In all three aviary styles, plus conventional cage housing as a control group, Ross evaluated long bones of the wing, leg and keel, as well as a series of muscles in the breast, wings and leg. Birds were evaluated at six weeks of age, 11 weeks of age and 16 weeks of age. She also compared the difference between white-feathered and brown-feathered birds in the aviary styles and conventional control group.
Not surprisingly, raising birds in conventional cages puts them at a substantial disadvantage for developing strong bones and muscles, compared to those raised in aviary housing. With all three aviary styles, the level of complexity – and opportunities for movement – did not have much impact on the bird’s musculoskeletal development.
“We thought giving the birds a total open concept aviary (style 3) from day one would have the greatest positive impact on bone and muscle development, but we didn’t really see that,” Ross says. “All the birds in aviaries developed stronger leg and wing bones, compared to conventional caged housing, and also had proportionately heavier flight muscles.”
Ross also compared overall body composition including body fat, lean content and mineral content of the entire body between the three aviaries style and conventional caged housing.
“We looked at whether load-bearing activities earlier in life – like jumping on and off perches – would affect the overall body composition of the bird,” Ross says.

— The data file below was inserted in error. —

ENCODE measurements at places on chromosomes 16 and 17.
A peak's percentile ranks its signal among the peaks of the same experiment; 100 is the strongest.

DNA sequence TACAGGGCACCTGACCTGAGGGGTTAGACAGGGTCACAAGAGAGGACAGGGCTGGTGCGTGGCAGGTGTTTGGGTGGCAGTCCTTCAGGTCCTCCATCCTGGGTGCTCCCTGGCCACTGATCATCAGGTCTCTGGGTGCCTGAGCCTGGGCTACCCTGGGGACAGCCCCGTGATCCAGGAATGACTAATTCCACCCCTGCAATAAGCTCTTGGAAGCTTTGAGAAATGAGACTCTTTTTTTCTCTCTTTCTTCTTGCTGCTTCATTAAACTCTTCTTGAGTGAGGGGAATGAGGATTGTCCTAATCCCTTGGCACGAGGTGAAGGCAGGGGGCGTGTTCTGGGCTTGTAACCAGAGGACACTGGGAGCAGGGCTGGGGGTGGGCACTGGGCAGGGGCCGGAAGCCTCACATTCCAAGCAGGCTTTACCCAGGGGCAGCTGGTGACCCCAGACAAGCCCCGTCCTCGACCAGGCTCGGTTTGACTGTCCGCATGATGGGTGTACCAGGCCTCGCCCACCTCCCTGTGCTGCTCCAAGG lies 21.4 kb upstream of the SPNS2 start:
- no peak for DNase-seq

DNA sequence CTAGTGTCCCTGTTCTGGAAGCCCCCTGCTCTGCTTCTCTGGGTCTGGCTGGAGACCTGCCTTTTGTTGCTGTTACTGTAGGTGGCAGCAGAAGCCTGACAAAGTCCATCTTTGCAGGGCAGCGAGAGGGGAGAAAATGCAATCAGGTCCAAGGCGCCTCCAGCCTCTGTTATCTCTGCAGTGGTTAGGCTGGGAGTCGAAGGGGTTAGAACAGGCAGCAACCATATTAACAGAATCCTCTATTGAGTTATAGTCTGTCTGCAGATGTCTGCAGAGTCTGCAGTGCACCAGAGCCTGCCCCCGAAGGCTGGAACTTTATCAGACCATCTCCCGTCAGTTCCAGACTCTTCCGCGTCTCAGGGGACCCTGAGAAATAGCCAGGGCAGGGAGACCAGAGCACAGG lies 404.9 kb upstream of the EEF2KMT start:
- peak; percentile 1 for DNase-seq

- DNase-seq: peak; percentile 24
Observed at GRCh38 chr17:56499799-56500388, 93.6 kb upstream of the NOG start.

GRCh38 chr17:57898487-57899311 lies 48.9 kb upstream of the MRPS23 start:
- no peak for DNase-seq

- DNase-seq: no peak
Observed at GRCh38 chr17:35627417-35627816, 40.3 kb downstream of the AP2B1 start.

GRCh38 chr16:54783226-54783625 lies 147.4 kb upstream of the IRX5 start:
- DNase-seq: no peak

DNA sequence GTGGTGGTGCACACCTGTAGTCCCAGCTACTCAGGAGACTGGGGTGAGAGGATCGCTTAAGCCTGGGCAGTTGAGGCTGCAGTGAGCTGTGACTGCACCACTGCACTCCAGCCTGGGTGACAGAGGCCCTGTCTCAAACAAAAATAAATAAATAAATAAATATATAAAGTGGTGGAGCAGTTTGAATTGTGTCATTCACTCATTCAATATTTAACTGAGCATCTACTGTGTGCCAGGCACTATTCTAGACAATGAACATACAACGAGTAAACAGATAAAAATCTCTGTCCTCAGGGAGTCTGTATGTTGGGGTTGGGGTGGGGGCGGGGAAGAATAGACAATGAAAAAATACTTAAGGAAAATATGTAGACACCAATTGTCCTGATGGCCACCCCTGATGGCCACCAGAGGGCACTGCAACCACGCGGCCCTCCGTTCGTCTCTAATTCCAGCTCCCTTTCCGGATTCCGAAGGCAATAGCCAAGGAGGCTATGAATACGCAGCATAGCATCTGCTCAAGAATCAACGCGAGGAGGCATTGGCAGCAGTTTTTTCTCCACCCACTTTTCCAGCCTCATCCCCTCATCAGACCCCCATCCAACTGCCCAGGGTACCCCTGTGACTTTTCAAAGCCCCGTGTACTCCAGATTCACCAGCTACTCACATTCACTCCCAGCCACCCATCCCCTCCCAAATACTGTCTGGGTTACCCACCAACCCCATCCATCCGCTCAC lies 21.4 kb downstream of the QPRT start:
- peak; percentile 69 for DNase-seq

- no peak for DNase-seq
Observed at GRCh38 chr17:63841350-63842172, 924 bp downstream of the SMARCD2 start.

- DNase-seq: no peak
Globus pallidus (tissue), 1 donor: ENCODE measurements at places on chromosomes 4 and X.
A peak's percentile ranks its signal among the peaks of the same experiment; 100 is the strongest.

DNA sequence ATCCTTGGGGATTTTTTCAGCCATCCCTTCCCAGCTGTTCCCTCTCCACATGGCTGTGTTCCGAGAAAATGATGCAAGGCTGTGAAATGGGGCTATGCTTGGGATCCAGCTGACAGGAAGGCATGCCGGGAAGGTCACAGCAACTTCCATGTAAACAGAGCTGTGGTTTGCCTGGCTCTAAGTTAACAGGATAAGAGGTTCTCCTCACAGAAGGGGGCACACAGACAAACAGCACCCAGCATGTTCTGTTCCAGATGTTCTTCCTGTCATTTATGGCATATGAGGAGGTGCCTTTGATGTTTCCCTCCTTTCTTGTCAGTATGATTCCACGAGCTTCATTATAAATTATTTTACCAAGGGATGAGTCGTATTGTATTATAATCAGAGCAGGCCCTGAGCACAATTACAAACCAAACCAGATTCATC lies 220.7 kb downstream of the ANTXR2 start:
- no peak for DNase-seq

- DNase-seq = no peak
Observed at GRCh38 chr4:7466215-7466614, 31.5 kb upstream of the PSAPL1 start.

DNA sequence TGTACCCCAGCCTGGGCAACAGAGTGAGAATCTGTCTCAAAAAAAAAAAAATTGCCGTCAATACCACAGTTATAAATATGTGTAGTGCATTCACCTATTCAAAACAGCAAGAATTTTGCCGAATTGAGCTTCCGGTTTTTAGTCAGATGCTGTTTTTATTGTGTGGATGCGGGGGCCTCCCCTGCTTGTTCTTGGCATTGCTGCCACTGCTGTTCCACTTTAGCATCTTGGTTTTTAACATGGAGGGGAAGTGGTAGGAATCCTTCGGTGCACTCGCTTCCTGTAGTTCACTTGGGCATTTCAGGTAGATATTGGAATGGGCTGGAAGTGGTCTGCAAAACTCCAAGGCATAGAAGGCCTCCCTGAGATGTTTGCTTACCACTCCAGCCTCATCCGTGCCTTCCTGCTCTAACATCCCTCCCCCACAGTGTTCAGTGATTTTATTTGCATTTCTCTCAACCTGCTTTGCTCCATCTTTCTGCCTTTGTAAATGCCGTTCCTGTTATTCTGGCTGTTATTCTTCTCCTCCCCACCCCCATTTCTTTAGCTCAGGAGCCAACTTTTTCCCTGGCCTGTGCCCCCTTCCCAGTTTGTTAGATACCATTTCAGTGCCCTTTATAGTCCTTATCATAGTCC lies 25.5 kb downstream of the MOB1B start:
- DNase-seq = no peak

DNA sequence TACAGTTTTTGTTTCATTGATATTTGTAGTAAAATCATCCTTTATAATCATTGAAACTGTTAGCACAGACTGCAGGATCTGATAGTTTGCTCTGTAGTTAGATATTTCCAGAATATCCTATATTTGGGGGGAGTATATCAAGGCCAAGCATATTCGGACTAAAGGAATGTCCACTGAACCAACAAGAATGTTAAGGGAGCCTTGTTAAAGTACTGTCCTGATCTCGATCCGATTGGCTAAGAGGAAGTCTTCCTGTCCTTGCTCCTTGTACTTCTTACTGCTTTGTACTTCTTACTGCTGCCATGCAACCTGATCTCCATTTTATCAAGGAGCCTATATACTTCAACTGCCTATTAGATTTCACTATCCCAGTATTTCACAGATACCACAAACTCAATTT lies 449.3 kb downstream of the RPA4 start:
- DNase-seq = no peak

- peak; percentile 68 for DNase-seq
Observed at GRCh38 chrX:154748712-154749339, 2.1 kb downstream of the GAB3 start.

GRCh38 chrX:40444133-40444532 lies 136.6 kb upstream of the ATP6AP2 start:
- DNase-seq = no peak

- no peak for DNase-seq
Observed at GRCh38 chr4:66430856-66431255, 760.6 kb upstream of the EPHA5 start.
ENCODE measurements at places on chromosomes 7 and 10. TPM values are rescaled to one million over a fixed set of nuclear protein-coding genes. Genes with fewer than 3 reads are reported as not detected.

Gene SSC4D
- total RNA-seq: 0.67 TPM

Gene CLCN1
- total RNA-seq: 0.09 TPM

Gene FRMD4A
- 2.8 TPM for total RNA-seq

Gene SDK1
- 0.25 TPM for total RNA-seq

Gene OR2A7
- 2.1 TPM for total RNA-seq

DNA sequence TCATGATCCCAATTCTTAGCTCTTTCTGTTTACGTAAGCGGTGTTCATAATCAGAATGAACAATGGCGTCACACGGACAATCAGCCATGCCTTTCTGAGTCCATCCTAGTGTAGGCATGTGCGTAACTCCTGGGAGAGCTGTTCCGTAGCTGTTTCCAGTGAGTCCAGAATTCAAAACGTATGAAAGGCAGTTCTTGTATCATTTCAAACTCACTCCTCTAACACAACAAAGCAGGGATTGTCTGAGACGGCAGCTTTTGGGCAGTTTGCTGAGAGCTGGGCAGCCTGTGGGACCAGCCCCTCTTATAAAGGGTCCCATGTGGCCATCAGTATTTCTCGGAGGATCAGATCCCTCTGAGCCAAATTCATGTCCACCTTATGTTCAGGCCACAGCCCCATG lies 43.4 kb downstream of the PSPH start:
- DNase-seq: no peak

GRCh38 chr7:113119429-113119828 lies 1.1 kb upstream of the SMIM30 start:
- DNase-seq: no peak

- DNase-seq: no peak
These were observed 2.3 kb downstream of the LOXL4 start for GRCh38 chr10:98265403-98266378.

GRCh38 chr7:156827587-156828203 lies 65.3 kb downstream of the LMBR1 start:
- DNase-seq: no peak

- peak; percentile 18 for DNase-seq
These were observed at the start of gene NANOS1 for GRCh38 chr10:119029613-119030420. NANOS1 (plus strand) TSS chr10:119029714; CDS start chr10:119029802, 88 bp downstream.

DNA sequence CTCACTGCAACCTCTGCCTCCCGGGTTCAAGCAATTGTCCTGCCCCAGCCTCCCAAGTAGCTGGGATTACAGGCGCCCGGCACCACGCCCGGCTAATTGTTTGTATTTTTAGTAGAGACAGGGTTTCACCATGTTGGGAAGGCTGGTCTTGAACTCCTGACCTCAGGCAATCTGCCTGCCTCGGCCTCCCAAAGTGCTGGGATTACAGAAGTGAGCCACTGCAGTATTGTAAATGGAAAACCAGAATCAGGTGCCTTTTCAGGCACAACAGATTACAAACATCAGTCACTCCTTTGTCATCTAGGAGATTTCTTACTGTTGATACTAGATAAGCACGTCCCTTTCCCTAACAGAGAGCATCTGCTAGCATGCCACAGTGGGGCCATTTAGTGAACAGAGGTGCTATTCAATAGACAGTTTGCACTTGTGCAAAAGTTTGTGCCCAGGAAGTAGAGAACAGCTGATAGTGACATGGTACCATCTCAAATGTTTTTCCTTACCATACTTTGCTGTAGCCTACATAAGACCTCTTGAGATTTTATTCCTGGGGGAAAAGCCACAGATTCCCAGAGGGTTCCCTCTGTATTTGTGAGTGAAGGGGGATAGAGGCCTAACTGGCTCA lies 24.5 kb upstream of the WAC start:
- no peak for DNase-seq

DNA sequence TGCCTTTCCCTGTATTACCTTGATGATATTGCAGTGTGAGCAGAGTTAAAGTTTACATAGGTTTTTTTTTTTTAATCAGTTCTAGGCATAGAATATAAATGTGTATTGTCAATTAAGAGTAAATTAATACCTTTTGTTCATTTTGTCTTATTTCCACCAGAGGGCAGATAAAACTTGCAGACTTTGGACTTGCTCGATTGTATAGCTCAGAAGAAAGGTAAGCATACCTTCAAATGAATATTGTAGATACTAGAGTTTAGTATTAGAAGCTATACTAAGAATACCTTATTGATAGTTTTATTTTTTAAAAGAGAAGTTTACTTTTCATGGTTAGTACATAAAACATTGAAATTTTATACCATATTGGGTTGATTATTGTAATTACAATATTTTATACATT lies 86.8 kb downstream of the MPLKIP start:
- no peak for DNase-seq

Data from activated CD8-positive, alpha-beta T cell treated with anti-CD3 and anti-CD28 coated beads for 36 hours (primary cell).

What she found was that housing style – aviaries or conventional cages – had no impact on the birds lean to fat content.
The feather factor
Underlying all the work comparing muscle and bone development was feather colour – the genetic differences between white-feathered and brown-feathered birds. “We know that genetics, and particularly feather colour, has a big impact on physical traits of the bird,” Ross says.
On the muscle and bone front, white-feathered birds across all housing styles had proportionately stronger leg bones and larger keels, compared to brown-feathered birds. This wasn’t surprising, as it mirrors results from previous research.
When they looked at body composition, it was again feather colour that brought out the differences. “White birds tended to have more lean tissue and less fat, compared to brown birds,” Ross says. “These results reinforced that rearing environment may not have as much of an impact on overall body composition as the genetic strain of the birds.”
This project adds more information and insight to understanding the impact of rearing style on laying hens in open housing. “We know that white birds tend to do better in a non-caged environment than brown birds,” Widowski says. “They are better at negotiating open spaces and benefit the most from a more complex rearing environment based on bone health.”
When it come to what makes sense on an individual farm, Widowski’s advice is simple: “Use any aviary style for rearing pullets – regardless of its complexity – and the birds will be much farther ahead than conventional caged housing for bone and muscle development.”
This research is funded by the Canadian Poultry Research Council as part of the Poultry Science Cluster which is supported by Agriculture and Agri-Food Canada as part of the Canadian Agricultural Partnership.